Browse Prior Art Database

Integrated Services Digital Network Fast Call Matching Algorithm

IP.com Disclosure Number: IPCOM000105178D
Original Publication Date: 1993-Jun-01
Included in the Prior Art Database: 2005-Mar-19
Document File: 4 page(s) / 267K

Publishing Venue

IBM

Related People

Boutcher, DC: AUTHOR

Abstract

A fast algorithm for matching information about incoming Integrated Services Digital Network (ISDN) phone calls to a list of callers has been developed. The algorithm stores the information about ISDN phone calls (the "phonebook") in a balanced binary tree. This algorithm ensures that searching the phonebook grows logarithmically (as opposed to linearly) as the number of entries in the phonebook grows.

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This is the abbreviated version, containing approximately 52% of the total text.

Integrated Services Digital Network Fast Call Matching Algorithm

      A fast algorithm for matching information about incoming
Integrated Services Digital Network (ISDN) phone calls to a list of
callers has been developed.  The algorithm stores the information
about ISDN phone calls (the "phonebook") in a balanced binary tree.
This algorithm ensures that searching the phonebook grows
logarithmically (as opposed to linearly) as the number of entries in
the phonebook grows.

      The system maintains a list of callers from whom it is willing
to accept calls.  Each incoming call is matched against this list to
determine if it is acceptable.  For some systems (e.g. a banking
system controlling 1000 automated teller machines) this list could be
very large and very time consuming to search.  The algorithm stores
the phonebook information in a binary tree, and the tree is searching
in such a fashion that the branches of the tree which need to be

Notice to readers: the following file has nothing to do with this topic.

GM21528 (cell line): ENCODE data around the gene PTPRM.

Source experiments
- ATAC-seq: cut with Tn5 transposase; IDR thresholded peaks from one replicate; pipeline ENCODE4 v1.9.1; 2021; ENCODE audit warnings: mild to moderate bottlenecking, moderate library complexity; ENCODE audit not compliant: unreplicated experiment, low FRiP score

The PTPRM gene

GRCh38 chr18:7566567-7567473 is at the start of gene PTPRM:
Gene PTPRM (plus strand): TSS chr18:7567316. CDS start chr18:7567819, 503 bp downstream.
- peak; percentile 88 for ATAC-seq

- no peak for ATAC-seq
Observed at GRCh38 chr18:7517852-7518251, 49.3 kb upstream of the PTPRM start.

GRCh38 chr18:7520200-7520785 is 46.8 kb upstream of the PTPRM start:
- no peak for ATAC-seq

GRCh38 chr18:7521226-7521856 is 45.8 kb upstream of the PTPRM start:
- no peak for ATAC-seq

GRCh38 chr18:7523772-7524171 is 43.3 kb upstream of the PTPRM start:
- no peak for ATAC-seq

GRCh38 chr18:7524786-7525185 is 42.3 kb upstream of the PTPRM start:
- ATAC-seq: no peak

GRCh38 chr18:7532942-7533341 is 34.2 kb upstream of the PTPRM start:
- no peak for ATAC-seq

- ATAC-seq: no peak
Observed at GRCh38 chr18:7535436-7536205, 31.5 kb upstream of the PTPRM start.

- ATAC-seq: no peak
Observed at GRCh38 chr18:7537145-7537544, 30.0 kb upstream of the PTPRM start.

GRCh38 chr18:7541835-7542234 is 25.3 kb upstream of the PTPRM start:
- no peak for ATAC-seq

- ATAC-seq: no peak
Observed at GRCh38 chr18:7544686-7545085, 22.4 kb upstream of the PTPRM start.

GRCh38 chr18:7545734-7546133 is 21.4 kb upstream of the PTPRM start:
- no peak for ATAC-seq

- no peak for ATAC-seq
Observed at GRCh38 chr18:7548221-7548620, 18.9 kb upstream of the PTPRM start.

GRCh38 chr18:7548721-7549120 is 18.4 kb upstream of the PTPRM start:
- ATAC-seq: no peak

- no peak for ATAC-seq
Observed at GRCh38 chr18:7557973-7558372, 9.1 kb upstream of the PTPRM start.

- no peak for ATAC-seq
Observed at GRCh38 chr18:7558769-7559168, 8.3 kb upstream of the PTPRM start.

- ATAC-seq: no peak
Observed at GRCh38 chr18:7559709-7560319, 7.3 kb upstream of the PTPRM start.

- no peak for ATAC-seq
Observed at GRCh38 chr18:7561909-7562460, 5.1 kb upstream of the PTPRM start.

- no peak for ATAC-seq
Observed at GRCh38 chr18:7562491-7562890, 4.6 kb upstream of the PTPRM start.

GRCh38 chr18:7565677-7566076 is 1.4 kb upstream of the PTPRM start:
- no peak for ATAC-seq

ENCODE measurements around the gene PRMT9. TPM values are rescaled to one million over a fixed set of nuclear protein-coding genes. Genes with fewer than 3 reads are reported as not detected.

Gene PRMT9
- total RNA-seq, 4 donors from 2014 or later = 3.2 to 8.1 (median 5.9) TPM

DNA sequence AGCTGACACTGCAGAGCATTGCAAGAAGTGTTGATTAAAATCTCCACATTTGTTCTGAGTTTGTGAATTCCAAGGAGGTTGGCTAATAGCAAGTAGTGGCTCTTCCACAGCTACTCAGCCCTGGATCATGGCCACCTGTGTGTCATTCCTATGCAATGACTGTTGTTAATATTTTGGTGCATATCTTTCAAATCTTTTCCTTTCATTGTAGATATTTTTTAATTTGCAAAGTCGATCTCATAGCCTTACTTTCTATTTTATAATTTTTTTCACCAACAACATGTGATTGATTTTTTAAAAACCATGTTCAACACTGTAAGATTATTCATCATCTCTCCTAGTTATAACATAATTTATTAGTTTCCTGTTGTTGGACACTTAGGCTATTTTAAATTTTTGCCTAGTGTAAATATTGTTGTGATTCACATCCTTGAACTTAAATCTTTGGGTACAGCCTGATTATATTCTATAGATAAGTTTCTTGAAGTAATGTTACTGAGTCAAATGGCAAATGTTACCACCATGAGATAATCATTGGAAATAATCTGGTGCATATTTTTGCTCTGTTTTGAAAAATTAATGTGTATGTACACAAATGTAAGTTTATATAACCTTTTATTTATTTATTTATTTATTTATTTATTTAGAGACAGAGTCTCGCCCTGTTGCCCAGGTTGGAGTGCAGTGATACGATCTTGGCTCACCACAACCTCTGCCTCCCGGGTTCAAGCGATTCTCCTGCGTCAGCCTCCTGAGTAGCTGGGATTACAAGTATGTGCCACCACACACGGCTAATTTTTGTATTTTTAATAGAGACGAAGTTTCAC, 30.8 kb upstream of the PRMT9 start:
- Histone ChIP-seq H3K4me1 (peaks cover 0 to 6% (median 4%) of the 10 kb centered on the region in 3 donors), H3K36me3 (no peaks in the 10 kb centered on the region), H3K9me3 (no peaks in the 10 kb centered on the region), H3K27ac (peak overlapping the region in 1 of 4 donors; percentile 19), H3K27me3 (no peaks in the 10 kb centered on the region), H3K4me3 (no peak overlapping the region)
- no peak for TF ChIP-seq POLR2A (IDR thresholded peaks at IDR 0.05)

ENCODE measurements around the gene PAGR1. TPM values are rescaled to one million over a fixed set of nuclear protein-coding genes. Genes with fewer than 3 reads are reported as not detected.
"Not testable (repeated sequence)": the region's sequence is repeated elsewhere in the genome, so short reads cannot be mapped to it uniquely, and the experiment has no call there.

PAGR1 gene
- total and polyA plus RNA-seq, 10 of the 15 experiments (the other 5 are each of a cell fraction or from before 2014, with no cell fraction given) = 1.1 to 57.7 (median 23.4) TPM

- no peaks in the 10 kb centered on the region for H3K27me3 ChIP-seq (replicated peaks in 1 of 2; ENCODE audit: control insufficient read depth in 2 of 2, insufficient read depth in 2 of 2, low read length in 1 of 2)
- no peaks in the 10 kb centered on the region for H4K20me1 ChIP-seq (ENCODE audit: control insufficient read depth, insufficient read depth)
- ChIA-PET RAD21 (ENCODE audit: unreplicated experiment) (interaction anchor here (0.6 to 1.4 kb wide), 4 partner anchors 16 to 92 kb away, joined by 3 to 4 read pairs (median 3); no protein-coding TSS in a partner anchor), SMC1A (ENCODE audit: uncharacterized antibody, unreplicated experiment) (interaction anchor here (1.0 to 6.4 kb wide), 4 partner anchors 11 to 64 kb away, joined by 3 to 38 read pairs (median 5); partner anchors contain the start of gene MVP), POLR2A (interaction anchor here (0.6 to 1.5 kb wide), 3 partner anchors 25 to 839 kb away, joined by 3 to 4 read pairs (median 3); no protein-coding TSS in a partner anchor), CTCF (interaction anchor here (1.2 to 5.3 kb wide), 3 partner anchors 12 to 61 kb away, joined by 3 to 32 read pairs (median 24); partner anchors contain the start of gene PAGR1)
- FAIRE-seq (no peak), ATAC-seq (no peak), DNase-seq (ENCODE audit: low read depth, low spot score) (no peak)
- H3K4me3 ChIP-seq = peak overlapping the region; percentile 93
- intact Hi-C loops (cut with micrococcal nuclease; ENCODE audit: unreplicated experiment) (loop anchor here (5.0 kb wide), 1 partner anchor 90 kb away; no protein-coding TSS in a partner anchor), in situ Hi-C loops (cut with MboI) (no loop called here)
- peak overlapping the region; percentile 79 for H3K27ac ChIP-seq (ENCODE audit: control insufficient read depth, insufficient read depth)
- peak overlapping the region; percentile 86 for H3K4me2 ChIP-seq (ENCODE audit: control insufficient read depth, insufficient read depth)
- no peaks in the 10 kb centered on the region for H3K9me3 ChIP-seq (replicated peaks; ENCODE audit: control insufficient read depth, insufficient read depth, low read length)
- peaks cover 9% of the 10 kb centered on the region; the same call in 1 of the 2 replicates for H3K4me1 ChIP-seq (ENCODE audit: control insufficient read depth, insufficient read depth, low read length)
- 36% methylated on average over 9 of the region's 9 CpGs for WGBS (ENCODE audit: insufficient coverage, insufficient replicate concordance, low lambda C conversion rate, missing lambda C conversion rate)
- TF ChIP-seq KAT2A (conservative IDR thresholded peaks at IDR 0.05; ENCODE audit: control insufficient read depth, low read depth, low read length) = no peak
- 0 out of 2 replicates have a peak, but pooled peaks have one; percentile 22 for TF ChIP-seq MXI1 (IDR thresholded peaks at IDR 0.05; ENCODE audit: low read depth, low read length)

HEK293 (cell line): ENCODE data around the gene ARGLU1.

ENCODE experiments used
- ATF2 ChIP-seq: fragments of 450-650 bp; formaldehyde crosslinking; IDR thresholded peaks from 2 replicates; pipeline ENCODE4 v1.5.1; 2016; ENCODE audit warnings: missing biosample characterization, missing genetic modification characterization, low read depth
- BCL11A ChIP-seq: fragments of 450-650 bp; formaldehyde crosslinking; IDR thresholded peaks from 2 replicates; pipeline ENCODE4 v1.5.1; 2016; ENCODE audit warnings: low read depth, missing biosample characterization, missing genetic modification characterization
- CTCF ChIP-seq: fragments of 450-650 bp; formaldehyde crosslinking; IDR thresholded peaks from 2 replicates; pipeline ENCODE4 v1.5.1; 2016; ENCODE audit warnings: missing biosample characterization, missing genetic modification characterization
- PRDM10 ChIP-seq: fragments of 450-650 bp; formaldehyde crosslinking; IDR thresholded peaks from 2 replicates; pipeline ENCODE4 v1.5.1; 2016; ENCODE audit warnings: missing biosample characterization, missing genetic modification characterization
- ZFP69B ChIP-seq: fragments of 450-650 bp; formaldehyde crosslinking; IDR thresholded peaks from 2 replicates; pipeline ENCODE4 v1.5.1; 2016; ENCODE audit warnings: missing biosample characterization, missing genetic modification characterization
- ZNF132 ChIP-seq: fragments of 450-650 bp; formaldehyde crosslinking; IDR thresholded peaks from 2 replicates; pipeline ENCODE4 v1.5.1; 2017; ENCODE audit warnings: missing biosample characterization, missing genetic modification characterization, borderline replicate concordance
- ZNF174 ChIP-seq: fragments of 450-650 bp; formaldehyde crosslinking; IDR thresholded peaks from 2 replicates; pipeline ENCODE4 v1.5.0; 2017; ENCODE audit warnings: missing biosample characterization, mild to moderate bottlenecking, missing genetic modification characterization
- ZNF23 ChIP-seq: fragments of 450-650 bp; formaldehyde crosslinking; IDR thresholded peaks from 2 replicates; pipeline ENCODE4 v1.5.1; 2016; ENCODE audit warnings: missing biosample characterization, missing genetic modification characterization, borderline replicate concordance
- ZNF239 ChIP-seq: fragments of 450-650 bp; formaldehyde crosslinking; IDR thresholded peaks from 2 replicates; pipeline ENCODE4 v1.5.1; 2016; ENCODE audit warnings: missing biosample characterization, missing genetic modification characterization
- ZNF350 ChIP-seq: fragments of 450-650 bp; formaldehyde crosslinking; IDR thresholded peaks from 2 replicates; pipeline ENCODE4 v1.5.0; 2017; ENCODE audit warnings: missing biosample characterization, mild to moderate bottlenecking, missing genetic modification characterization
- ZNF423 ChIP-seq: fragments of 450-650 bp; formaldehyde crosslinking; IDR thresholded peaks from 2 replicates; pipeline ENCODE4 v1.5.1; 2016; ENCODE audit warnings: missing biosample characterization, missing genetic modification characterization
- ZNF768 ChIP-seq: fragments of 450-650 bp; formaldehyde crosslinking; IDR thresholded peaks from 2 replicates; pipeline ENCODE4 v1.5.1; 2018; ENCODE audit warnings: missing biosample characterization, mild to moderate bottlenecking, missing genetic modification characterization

searched are quickly isolated.

It was assumed that the phonebook of acceptable callers will contain
three fields:

o   the caller's address (phone number)
o   the caller's subaddress (similar to an extension)
o   one field of user specified data (i.e. the name of the program
    which should talk on this connection)

      The fields stored in the phonebook are included in every
incoming call and matched against the phonebook to determine if the
call is acceptable.  The fields may contain an asterisk (*) to
indicate that any incoming value is acceptable.  When searching the
table the search is continued for all matches, and then the best
match (i.e. with the fewest asterisks) is used.  Fig. 1 shows an
example of how the system functions.

      By arranging the phonebook entries in a balanced binary tree we
can greatly reduce the search time for each incoming call.  A binary
tree is a data structure wherein each entry can point to two
additional entries.  These two additional entries are referred to as
"children".  Each of the children can, in turn, point to two other
sets of children.  Entries in the phonebook are compared by comparing
each field of the entry in turn.  If the fields are different we can
say that one is "greater" than the other.  If the fields are the
same, we continue on to examine the next field.  The binary tree is
arranged so that for each entry, one child will always have values
"less" than the current entry, and the other child will have values
greater than the current entry.  When searching for a specific entry
we can then examine the top entry in the tree.  If the value w...